One would like to see his line-drive percentage climb, considerably (18.3%), but I expect that to happen over the coming months. He can drive the ball to left or right, but has struggled vs. RHP in an admittedly-small sample size of AB (.209 in 78 PA, .333 vs LHP in 38 PA). While April was awful (.400 OPS in 36 PA), he managed a .765 OPS in May over 46 PA, and has thus far in June batted .367 with a .764 OPS in 34 PA.
Aracena has the speed to swipe 20-25 bags, easily, with more frequent appearances on base, and possibly more. As mentioned, like so many other players on this 2018 Legends team, he is young for the level (he turns 21 on October 2nd), and has time to improve his offense.
At the risk of stating the obvious, simply making more frequent, hard contact will do wonders for him, as his speed and quickness (see a recurring theme, here?) make him a nuisance on the bases.
Marten Gasparini, OF
2018: .231/.272/.331 in 185 PA, 71 wRC+, 4.3% BB, 29.7% K
Gasparini has now spent 280 games in full-season Low-A ball, starting with 111 games in Lexington back in 2016. Of course, he played shortstop back then, and that experiment was a dismal failure (48 errors in 107 games, 31 of those fielding errors). Certainly not “the second coming of Derek Jeter”, as he was called after being signed in 2013.
However, since being moved to the outfield in 2017, Gasparini has taken to the switch very well. He has worked at improving his routes and consistently makes strong throws back to the infield, and has always covered more than enough ground to play either left or center. Splitting time between left and center in 2017, Gasparini is now almost exclusively a center-fielder, where he has made several highlight-reel plays in only 42 appearances at the position, thus far.
Gasparini has always had the tools defensively to be a regular, and the minor-league rolls are littered with players who failed at short, only to excel in the outfield. An above-average arm, coupled with plus defensive skill and speed (in the outfield, of course), make him a valuable prospect despite the poor offensive showing over the past 2+ seasons. He was always young for A-ball, coming to Lexington in 2016 at age 19 and having only turned 21 as of May 24th of this year. He was also a very raw talent, growing up in Italy before being noticed by international scouts and moving to the Italian Baseball Academy at age 14 to begin working out in earnest. At the time, he was considered the finest European prospect since Max Kepler signed with the Twins in 2009.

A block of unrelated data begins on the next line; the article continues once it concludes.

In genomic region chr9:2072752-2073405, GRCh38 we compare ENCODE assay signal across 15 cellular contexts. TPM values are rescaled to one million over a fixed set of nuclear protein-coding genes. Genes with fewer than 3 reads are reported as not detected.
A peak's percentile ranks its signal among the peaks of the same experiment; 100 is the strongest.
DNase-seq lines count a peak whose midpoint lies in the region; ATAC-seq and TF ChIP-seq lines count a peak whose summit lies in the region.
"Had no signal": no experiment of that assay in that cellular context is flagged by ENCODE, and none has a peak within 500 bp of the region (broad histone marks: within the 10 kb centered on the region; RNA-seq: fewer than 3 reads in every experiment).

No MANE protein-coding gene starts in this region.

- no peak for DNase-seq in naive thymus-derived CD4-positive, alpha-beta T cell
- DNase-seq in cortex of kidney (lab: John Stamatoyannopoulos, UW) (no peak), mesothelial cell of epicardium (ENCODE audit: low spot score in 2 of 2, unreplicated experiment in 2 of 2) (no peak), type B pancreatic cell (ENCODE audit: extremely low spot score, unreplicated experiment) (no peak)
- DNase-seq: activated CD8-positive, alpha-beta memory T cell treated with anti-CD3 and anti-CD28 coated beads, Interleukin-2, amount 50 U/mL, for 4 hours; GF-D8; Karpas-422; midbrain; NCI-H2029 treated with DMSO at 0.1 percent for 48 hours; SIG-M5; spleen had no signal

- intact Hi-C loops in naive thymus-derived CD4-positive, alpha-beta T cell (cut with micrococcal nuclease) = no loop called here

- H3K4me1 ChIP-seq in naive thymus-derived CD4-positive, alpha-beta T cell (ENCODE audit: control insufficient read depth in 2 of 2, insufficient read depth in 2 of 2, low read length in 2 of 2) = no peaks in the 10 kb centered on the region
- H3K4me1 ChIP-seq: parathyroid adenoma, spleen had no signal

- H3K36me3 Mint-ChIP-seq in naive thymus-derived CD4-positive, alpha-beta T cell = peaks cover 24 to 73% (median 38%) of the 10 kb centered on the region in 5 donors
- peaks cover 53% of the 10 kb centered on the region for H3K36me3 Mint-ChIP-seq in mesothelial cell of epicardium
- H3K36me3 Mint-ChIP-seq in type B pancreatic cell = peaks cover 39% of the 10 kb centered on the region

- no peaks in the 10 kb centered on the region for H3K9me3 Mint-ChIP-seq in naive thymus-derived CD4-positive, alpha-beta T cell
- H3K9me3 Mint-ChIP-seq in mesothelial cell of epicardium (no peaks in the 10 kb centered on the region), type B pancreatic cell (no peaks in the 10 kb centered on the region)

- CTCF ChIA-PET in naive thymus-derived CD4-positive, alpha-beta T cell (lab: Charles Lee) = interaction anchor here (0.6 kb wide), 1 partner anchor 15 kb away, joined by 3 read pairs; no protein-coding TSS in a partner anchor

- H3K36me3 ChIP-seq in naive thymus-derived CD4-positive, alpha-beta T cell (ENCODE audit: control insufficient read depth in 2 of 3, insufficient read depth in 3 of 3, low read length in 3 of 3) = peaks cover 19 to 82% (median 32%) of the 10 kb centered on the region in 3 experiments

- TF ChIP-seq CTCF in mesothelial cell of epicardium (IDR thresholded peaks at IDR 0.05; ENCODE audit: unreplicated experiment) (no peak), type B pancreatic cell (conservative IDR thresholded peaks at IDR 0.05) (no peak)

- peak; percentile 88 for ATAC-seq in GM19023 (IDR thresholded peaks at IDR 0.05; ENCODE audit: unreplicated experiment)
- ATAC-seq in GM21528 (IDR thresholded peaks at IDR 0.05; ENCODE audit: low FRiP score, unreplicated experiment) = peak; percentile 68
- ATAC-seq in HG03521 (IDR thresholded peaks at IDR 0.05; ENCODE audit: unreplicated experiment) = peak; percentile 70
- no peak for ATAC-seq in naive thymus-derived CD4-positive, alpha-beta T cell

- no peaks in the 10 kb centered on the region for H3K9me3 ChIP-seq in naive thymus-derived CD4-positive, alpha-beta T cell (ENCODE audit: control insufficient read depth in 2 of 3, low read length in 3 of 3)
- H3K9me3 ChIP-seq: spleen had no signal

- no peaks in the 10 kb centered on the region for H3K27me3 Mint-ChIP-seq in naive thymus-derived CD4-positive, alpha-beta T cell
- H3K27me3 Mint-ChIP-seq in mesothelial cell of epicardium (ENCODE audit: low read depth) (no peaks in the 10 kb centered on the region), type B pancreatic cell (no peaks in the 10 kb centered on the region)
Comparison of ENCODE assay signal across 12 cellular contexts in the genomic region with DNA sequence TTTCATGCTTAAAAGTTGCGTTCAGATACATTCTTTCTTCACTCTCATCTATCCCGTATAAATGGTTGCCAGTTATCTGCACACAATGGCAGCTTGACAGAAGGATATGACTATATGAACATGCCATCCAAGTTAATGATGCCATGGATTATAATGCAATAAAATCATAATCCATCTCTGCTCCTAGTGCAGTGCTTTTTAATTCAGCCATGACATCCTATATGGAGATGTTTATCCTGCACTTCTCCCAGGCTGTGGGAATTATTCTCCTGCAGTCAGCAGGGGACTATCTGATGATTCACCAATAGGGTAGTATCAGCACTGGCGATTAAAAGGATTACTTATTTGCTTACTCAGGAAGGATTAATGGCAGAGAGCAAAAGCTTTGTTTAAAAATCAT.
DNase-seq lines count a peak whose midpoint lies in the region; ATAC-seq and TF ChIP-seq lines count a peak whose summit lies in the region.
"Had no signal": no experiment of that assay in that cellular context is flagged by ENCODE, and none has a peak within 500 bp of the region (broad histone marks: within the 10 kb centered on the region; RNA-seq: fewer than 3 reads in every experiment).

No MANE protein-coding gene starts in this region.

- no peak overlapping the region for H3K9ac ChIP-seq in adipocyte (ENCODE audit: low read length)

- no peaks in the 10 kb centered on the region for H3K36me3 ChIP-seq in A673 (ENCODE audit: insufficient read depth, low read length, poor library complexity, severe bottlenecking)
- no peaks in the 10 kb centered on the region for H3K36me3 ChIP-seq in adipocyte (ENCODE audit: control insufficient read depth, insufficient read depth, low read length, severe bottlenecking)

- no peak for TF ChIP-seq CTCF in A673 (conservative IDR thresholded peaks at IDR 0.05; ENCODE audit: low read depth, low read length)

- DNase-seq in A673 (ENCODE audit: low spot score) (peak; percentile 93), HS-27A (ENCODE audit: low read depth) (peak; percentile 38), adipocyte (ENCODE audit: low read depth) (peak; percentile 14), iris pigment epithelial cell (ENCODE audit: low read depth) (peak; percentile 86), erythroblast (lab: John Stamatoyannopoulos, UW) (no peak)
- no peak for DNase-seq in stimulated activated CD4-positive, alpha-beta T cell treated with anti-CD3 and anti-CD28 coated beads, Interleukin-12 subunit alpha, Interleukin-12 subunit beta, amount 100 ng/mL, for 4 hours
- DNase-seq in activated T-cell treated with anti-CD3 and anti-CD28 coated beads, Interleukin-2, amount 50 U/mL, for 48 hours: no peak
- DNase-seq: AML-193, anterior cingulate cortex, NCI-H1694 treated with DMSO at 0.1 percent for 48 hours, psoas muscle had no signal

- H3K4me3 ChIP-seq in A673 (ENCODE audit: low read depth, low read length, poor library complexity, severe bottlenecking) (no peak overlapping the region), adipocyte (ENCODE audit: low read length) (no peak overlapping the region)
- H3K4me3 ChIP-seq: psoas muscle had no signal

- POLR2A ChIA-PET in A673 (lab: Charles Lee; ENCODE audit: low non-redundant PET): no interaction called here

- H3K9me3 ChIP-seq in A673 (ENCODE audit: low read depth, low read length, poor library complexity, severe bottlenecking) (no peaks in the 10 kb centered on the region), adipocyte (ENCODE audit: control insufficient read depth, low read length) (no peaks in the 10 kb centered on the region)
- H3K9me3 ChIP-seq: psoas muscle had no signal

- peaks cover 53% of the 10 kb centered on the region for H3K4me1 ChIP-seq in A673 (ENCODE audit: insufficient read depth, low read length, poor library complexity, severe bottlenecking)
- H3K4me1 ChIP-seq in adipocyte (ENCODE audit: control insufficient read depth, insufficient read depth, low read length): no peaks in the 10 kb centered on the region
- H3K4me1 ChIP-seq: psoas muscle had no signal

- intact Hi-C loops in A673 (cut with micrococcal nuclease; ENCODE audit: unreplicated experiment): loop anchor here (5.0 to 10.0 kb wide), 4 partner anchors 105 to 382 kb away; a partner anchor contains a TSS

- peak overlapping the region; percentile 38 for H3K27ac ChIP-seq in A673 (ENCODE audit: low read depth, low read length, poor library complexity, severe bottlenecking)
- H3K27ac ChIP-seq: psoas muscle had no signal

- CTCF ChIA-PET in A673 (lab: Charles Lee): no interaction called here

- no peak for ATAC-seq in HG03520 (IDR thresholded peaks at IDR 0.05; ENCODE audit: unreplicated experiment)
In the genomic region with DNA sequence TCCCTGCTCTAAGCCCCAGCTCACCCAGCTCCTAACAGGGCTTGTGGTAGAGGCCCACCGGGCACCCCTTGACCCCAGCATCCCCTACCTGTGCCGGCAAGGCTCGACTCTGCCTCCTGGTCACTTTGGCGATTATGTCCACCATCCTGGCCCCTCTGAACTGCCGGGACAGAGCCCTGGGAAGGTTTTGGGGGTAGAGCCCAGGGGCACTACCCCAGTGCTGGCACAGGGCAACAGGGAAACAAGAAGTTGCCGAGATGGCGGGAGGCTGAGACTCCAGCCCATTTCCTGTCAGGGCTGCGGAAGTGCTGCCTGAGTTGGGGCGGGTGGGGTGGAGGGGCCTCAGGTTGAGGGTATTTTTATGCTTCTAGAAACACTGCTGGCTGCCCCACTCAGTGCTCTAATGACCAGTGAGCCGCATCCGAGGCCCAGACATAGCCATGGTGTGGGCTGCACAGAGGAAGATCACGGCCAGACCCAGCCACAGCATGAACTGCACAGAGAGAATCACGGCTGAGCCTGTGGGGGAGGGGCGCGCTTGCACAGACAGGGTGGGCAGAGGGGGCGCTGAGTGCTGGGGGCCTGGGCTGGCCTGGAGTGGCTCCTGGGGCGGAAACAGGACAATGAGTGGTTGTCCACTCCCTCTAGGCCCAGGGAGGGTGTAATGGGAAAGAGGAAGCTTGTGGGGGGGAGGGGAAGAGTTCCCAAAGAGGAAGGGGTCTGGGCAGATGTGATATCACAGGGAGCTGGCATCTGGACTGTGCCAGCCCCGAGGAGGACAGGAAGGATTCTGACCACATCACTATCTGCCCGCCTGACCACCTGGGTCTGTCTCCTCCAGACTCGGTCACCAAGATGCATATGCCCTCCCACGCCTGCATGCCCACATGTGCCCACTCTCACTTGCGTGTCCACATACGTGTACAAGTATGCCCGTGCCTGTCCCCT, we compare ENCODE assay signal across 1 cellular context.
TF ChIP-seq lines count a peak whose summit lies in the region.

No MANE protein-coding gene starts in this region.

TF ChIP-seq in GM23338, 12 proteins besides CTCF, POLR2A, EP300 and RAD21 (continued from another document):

Gasparini’s swing is still timing-based, but he is slowly beginning to show the ability to drive the ball, especially in a hitter’s count. Strangely enough, his splits at home vs. road are very far apart (.295 BA, .762 OPS in 24 home games; .141 BA, .398 OPS in 23 road games), and he continues to struggle vs. RHP (.204 BA vs. RHP in 123 PA, .259 BA vs LHP in 59 PA). The splits regarding hitting vs. lefties have always been higher for him, leading one to wonder how much better off he might be if he stuck to batting right-handed.
As mentioned earlier, Gasparini has easy-plus speed, and could be a 30+ steal guy if he could get on base with even average frequency. He is still very raw at the plate, especially when it comes to reading counts and pitch selection. At times, he looks overwhelmed and his swings will reflect that, but he’s starting to assert himself more often and drive the ball with confidence, an element that has been missing up to this point in his career.
I’ve been following Gasparini closely since he came to Lexington two years ago, and I still believe that he could put it all together. Defensively, he could progress to the higher rungs of the minor-league ladder, but his floor would be much lower without even modestly-improved offense. There’s enough potential remaining to make him a deep sleeper-type of prospect, but he’s likely going to be passed over by the likes of Michael Gigglioti and Vance Vizcaino, not to mention Travis Jones and Seuly Matias, so he’ll need to step up his game fairly soon.